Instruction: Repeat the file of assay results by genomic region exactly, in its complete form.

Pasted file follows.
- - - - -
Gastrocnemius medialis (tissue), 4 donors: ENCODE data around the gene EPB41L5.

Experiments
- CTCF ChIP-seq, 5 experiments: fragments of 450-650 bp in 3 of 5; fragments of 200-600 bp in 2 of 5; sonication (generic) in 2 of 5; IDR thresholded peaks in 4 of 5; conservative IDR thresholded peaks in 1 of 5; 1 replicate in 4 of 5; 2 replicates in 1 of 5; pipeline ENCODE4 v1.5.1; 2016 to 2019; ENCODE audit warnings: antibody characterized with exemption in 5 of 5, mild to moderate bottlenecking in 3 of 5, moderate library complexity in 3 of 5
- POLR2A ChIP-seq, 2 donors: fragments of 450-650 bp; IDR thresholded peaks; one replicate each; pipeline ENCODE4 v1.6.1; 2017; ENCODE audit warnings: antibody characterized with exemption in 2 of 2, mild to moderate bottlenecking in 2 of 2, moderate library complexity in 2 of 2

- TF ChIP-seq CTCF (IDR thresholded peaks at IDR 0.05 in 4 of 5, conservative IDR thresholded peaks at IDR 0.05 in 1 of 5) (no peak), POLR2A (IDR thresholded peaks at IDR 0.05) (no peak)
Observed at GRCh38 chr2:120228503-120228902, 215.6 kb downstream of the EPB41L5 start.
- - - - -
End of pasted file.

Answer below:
Gastrocnemius medialis (tissue), 4 donors: ENCODE data around the gene EPB41L5.

Experiments
- CTCF ChIP-seq, 5 experiments: fragments of 450-650 bp in 3 of 5; fragments of 200-600 bp in 2 of 5; sonication (generic) in 2 of 5; IDR thresholded peaks in 4 of 5; conservative IDR thresholded peaks in 1 of 5; 1 replicate in 4 of 5; 2 replicates in 1 of 5; pipeline ENCODE4 v1.5.1; 2016 to 2019; ENCODE audit warnings: antibody characterized with exemption in 5 of 5, mild to moderate bottlenecking in 3 of 5, moderate library complexity in 3 of 5
- POLR2A ChIP-seq, 2 donors: fragments of 450-650 bp; IDR thresholded peaks; one replicate each; pipeline ENCODE4 v1.6.1; 2017; ENCODE audit warnings: antibody characterized with exemption in 2 of 2, mild to moderate bottlenecking in 2 of 2, moderate library complexity in 2 of 2

- TF ChIP-seq CTCF (IDR thresholded peaks at IDR 0.05 in 4 of 5, conservative IDR thresholded peaks at IDR 0.05 in 1 of 5) (no peak), POLR2A (IDR thresholded peaks at IDR 0.05) (no peak)
Observed at GRCh38 chr2:120228503-120228902, 215.6 kb downstream of the EPB41L5 start.